Pregnancy During The Pandemic

Photo by 🇸🇮 Janko Ferlič on Unsplash

HOW STRESS AFFECTS PREGNANCY

Meanwhile, couples who are deciding to have children anyway, despite Coronavirus, are under more stress than ever, and this can translate into problems during pregnancy, delivery and beyond. A study by the March of Dimes revealed that stress can cause a shortening of the cervix during pregnancy, increasing the risk of premature birth or miscarriage.

SHOULD WE WAIT IT OUT?

While every new mother suffers from some stress during pregnancy, the actual risks to the child vary by income, age and general health of the mother. Those conditions are compounded by Covid. Coming down with the virus during pregnancy is one of the biggest fears of both female and male clients. While it is not yet clear how exactly Covid will affect the unborn child, many couples are deciding to wait it out and start their families post-Covid. Older couples (30–40) may already feel pressure to begin the process and don’t want to postpone it. Couples who planned to start their family, or add a sibling, wonder if they will have the income to support a child, even after Covid.

FINANCIAL STRESS

Considering all the stresses of pregnancy, what perhaps weighs most heavily on a couple’s minds today is money. Can they afford to have a child in times of massive financial insecurity? Of all the stresses, income may actually be the most critical variable. Income alone seems to be associated with overall success of a pregnancy. Low income mothers are most at risk for chronic stress, even during good economic times. During Covid, many households have lost one or both wage earners to unemployment. The rates are higher among those with low paying jobs, like those in the service industries, the ones first cut during the pandemic. Economic insecurity threatens the ability to get good prenatal and postnatal care and takes an emotional toll on both parents, as well as the health of the child.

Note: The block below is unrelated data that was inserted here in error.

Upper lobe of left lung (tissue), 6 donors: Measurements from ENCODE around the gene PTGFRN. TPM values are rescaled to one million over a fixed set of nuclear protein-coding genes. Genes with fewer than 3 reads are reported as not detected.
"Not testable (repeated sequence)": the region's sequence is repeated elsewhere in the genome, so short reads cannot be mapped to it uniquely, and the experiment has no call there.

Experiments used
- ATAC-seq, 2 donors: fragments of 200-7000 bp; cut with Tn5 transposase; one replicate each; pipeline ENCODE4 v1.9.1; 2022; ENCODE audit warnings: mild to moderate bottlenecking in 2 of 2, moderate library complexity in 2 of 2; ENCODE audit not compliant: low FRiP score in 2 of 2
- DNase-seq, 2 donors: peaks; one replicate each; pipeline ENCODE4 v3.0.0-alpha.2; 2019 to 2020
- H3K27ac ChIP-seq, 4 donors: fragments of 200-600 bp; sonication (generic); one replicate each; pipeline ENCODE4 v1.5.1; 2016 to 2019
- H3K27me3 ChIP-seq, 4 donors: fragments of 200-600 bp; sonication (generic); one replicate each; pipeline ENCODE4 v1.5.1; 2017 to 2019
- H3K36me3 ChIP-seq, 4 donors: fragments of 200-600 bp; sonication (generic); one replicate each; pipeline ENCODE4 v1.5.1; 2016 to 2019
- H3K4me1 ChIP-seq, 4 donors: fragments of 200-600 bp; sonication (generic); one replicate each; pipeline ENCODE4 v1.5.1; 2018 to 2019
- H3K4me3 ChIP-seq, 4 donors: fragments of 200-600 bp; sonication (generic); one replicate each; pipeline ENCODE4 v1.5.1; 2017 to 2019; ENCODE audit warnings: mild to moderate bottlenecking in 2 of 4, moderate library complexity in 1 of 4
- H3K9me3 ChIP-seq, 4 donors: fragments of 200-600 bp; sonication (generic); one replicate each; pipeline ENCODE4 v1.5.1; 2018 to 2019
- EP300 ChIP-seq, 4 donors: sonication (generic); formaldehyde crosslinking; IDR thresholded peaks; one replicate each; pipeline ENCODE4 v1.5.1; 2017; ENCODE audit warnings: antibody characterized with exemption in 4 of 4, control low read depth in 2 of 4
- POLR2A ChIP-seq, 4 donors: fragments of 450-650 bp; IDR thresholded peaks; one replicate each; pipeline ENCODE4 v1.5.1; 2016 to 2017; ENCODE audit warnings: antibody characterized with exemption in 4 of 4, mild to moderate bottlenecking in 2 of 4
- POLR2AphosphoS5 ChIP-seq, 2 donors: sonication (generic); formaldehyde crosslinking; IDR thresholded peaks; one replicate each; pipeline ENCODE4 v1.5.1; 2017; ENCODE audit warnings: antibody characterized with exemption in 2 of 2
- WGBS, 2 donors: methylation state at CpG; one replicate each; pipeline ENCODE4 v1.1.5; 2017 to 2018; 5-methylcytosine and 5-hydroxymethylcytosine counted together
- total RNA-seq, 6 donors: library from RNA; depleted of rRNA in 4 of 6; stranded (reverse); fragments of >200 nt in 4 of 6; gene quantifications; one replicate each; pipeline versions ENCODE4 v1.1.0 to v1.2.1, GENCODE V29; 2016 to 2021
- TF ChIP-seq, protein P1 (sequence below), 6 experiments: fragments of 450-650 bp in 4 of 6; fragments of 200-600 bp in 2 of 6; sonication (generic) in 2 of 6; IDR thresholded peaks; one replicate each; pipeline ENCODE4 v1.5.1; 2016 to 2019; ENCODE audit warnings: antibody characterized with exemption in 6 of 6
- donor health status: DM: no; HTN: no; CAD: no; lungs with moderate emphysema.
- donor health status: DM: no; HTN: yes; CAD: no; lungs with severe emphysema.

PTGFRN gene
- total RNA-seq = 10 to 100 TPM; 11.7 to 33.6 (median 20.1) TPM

OLDER COUPLES MAY DO BETTER

Ironically, older mothers (35–45), who are at high risk during normal times, may actually do as well or better during the Pandemic, as compared with very young mothers, especially if they are highly educated. Even a 45-year-old mother with a bachelor’s degree or more has a 3.7% chance of giving birth to a cognitively disabled child, which is the same as that of a much younger woman with less education.

Reducing Stress

Photo by Dingzeyu Li on Unsplash
  1. United we Stand. The more couples create a united front, communicate with each other and support one another, the better for everyone. Pregnancy outcomes are better when the husband takes an active and supportive role.
  2. Exercise, meditation, and guided imagery are known stress reducers. Engaging in creative projects also helps, as well as laughter. Lots of laughter! Try to find the humor in things, even if it’s “dark” humor. Soldiers in battle know the benefits of humor. Ask any veteran how they survived their deployment. They will tell you, humor and prayer.
  3. Avoid additional stressors. For some, this may require less time watching news or talking with irritating friends and family. Don’t create more stress. Surround yourself with people who love and support you.
  4. Be grateful for what you do have. Therapists will tell you that focusing on what you are grateful for, instead of on what you don’t have or resent improves your outlook on life and puts you in touch with what is really important — before, during, and after the Pandemic

CONCLUSION

Having a child is among the 10 most stressful events one encounters in life. The current Pandemic only adds to it. Younger couples have time and reason to wait it out before starting a family, whereas older couples may feel they are already losing time, and waiting for the Pandemic to end only creates more stress. However, they may actually be best positioned economically and psychologically to weather this stormy time. Alternative birthing options may also reduce the stress around hospital births. Financial security, supportive family, and good coping skills are essential. For some this may be the worst time, but for others it may be more manageable than they think.

I am a licensed MFT, Certified Jungian Analyst and published author and writer. I am interested in anything that affects humanity

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